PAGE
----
Thousands March for Social Justice in Israel's Major Cities

At least 7,000 demonstrators march in Tel Aviv; smaller crowds take to the streets in Jerusalem and Haifa.

Thousands demonstrated for social justice on Saturday night in Israel's three largest cities in an effort to rejuvenate the movement that swept the country last summer with tent cities and weekly demonstrations.

Many of the protesters, especially in Tel Aviv and Haifa, were from the Meretz and Hadash parties, as well as from leftist youth movements.

In Tel Aviv, at least 7,000 people marched from the Habima Theater to the Tel Aviv Museum of Art. Demonstrators chanted "The people demand social justice" and "We the majority have taken to the streets."

The band Izabo, which represented Israel in the Eurovision contest last week, performed at the Tel Aviv rally.

In Jerusalem, around 1,000 demonstrators marched from Menorah Park to Paris Square, holding posters saying "Money, politics, underworld," "The 2013 budget will not pass" and "Social justice now."

In Haifa, around 500 demonstrators marched from Meyerhoff Square to Ben-Gurion Boulevard. Many of the marchers held signs with anti-racism messages. Speakers included Prof. Yossi Yonah and subcontracted teachers.

Yonah, a member of the panel set up as an alternative to the Trajtenberg committee on socioeconomic change, slammed the Trajtenberg panel. "This time we're taking to the streets to let the government know it can't pull the wool over our eyes anymore. We demanded social justice and got a committee whose entire mission was to deceive us," he said.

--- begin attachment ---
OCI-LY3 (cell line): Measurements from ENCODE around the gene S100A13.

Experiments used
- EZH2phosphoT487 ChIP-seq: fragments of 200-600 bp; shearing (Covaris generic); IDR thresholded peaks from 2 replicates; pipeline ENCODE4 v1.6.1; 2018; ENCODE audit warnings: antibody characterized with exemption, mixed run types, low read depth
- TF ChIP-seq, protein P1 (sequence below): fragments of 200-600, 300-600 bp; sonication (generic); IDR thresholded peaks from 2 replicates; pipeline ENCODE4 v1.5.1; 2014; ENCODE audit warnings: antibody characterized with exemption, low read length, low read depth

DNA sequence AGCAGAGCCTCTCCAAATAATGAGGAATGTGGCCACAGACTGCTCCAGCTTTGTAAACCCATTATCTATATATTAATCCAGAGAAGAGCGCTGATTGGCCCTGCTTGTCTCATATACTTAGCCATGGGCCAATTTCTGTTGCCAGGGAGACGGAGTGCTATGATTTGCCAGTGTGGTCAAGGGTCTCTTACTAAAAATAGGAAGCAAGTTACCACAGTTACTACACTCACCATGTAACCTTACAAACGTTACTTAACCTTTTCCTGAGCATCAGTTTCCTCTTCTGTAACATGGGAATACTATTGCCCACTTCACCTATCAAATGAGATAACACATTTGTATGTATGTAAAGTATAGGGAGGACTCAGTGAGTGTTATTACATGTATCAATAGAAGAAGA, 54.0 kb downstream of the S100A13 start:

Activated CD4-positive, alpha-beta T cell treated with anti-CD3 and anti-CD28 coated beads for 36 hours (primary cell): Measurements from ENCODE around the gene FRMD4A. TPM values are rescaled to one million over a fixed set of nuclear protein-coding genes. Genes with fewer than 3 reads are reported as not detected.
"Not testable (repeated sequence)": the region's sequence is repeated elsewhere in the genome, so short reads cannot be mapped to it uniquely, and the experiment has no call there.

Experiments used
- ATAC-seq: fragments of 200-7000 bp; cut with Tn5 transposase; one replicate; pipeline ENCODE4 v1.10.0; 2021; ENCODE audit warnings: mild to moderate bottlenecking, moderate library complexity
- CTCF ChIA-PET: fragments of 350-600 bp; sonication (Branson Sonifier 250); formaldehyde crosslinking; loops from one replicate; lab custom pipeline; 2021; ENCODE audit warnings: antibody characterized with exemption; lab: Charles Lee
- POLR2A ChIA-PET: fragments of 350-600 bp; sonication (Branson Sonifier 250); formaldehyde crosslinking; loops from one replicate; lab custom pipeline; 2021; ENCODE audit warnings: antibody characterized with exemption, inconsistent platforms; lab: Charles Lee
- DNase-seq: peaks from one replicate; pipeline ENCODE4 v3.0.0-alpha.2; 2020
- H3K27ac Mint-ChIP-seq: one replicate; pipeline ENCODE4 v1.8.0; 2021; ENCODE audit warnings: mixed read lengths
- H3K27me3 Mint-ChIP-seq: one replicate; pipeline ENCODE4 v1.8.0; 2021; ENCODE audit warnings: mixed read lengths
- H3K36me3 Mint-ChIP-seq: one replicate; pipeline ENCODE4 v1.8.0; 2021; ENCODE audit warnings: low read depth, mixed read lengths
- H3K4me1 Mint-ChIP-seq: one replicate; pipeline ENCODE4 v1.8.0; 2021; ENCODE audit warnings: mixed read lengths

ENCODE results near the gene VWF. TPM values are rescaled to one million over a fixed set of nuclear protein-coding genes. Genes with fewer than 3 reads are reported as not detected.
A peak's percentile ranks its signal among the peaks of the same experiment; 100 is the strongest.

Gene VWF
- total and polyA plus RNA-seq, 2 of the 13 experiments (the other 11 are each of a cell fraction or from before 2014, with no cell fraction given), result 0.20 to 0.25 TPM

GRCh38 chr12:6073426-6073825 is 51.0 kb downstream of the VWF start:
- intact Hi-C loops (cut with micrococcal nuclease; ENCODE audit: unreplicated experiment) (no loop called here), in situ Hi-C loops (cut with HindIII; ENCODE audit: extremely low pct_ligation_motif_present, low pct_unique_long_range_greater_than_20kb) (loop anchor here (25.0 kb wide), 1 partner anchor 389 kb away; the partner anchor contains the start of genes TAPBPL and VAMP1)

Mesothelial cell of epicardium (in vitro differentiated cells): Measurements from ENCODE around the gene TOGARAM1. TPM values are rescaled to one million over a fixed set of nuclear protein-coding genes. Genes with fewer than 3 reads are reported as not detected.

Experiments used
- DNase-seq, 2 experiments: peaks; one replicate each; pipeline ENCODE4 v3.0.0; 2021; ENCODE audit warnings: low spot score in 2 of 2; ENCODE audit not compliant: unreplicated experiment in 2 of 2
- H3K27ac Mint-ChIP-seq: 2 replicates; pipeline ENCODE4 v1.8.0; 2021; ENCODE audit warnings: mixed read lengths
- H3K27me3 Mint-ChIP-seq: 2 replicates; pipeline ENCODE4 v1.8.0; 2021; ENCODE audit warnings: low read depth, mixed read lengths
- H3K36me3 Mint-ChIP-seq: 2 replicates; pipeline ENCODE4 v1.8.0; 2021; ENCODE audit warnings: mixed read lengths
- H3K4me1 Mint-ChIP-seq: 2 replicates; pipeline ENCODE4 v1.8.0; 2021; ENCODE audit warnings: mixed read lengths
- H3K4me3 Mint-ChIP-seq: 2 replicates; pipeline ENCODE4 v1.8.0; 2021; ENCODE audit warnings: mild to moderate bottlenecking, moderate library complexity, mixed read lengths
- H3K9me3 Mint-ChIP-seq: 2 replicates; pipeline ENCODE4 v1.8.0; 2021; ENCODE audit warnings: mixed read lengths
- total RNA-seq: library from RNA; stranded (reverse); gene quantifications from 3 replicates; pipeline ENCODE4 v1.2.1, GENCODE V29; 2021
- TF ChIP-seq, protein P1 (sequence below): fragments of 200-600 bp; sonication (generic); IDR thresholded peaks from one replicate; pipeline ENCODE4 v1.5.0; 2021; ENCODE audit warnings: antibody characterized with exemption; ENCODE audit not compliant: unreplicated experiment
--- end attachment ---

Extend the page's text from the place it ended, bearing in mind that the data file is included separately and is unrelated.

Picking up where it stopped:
"We demanded a change in priorities, but got cosmetic changes. The prices of electricity, fuel and water, which are under government supervision, are rising," he added.

"We've learned mathematics and economics since then; we see how they're trying to cheat us with tricks. We're more aware of our rights, and we'll fight for them .... We know things can be different. We want a just and decent society, with compassion."

Shahin Nessar, a social activist from Haifa, addressed the crowd in Arabic. "This year we're going all the way, until the government of poverty, discrimination, racism and occupation falls down," he said.

Itzik Alrov, who initiated last year's cottage cheese protest, told Haaretz he feared that the social protest would be linked to a political party or parties.

"I'm here to fight against the cost of living, politics notwithstanding ," he said in Tel Aviv. "I'm afraid the protest will be seen as belonging to one political direction. It's much bigger than what they're trying to make out with hollow, arrogant political statements.

The organizers said in a statement that "our renewed call stems from grief and anger - we've been fighting for a whole year, with the complete support of most of the Israelis, for the image of Israeli society.

"But the government is intensifying the destructive social processes it is advancing. Israelis demand recognition of their distress and a significant policy change, but the government continues to ignore them," the statement said.

"Instead of worrying about the working people and weaker classes, Netanyahu's government is promoting a policy solely for the benefit of the rich and connected, leaving the middle and lower classes behind."

Three weeks ago, thousands of Israelis took part in social justice rallies across the country, with the largest occurring in Tel Aviv's Rabin Square.

Tel Aviv rally June 2, 2012 (Dudu Bachar)
Dudu Bachar
Tel Aviv rally June 2, 2012 (Tomer Appelbaum)
Tomer Appelbaum